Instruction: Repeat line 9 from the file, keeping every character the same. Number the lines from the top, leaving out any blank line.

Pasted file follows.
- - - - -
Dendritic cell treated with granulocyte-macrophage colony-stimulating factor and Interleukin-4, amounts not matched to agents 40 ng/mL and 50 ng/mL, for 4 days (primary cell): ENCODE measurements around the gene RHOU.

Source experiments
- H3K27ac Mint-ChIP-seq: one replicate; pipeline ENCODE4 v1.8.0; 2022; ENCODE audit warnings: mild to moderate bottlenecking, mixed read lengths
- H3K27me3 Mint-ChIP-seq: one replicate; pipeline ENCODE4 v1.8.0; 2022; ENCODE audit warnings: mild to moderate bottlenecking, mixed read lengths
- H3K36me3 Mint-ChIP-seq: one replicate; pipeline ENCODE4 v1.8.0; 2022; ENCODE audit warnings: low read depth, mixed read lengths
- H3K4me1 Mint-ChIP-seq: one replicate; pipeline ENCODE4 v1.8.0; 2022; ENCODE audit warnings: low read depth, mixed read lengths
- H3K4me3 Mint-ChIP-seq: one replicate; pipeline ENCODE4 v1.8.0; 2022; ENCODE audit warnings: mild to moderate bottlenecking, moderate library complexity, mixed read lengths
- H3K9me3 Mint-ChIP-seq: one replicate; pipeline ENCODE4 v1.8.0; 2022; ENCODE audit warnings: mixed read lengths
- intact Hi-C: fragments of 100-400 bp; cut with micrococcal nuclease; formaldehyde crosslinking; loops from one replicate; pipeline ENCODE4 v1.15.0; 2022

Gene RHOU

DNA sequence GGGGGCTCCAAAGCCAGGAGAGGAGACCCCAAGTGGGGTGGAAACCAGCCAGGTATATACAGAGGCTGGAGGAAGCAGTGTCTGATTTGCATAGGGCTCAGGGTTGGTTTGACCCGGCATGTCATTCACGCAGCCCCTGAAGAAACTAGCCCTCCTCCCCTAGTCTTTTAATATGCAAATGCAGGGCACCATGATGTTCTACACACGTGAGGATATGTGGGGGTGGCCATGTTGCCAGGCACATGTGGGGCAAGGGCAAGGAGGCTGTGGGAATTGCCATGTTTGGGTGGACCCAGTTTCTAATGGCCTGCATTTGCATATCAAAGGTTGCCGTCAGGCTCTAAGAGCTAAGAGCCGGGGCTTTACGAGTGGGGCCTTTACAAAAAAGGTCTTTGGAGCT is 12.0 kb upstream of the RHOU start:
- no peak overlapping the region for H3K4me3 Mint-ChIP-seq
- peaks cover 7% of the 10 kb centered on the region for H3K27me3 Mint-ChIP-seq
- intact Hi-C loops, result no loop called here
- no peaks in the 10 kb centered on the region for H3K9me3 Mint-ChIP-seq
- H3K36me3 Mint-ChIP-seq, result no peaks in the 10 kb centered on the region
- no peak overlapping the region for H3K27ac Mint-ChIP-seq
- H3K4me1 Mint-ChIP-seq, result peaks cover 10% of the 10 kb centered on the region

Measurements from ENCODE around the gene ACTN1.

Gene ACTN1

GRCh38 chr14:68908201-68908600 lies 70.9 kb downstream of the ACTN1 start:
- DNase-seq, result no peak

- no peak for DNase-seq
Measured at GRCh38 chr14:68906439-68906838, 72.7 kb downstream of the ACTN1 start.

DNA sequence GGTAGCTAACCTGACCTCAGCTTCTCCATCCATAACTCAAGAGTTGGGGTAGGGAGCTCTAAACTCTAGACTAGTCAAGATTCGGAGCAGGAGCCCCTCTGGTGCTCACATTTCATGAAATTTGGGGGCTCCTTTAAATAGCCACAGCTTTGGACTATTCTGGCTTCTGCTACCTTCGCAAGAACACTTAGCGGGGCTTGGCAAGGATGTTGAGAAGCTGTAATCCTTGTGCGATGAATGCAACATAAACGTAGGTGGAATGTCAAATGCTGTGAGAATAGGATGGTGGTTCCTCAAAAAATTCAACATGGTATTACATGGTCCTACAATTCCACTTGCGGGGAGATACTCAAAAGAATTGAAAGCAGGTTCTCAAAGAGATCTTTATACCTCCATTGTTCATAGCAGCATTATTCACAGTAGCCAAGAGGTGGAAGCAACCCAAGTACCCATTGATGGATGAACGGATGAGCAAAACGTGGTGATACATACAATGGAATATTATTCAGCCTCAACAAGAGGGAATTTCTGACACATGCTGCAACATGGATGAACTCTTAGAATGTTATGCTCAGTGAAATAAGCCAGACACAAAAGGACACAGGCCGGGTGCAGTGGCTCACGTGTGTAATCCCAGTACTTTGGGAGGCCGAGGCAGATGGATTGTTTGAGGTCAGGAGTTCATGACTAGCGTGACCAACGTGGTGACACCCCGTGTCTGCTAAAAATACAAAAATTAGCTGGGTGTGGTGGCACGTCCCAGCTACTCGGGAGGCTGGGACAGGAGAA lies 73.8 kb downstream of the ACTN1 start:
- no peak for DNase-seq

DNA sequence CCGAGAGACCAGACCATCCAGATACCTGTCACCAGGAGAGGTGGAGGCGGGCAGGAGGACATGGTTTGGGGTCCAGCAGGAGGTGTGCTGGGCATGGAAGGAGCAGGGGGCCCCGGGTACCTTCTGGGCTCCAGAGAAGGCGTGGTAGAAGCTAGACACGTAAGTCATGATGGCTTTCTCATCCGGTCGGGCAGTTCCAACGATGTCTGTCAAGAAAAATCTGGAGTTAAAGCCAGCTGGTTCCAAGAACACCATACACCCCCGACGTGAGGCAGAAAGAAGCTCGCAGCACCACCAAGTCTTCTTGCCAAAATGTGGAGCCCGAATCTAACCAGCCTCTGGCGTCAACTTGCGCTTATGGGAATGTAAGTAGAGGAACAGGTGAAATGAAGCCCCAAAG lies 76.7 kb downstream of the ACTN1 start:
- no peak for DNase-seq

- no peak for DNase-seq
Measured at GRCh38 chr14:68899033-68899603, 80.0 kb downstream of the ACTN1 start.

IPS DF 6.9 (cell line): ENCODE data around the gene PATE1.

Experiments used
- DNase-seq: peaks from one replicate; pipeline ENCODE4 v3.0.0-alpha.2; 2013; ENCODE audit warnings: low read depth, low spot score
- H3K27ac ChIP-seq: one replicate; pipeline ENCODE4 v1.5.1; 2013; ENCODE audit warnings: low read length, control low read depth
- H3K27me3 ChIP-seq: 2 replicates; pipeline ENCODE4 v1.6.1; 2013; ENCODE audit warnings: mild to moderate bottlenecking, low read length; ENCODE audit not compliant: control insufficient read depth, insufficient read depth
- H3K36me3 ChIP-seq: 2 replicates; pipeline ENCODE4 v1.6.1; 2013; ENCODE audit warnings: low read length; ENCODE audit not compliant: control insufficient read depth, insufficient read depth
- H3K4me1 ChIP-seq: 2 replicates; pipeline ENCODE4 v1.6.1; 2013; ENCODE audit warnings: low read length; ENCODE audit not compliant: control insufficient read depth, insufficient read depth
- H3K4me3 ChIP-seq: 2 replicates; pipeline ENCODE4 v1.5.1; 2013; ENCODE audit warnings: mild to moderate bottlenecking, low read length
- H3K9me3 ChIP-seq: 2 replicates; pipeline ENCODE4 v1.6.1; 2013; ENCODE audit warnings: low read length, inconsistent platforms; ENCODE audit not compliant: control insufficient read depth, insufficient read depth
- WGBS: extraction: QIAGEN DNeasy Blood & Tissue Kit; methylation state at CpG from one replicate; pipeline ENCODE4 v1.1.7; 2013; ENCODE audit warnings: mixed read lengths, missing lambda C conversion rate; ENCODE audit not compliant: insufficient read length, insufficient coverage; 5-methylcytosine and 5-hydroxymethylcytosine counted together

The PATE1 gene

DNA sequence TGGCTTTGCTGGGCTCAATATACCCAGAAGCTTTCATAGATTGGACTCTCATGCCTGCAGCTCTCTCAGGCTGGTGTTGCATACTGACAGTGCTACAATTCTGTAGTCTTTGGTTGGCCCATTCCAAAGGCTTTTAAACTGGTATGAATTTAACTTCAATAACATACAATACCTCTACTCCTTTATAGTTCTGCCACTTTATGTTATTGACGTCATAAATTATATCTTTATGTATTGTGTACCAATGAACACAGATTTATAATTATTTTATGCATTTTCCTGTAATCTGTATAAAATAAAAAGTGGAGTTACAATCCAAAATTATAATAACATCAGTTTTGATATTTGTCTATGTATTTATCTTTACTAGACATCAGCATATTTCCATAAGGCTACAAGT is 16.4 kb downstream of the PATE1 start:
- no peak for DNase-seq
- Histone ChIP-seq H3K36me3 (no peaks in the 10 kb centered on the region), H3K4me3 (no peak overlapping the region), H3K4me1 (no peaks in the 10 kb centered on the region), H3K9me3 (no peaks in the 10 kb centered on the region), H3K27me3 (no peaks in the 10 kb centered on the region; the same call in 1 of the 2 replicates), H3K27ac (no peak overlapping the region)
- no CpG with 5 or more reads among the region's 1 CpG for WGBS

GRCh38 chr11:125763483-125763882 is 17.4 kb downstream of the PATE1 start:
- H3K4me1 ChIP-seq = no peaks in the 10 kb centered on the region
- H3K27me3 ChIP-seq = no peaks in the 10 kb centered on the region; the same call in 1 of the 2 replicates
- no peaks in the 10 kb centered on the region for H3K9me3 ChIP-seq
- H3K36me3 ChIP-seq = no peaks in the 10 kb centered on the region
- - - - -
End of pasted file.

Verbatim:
- intact Hi-C: fragments of 100-400 bp; cut with micrococcal nuclease; formaldehyde crosslinking; loops from one replicate; pipeline ENCODE4 v1.15.0; 2022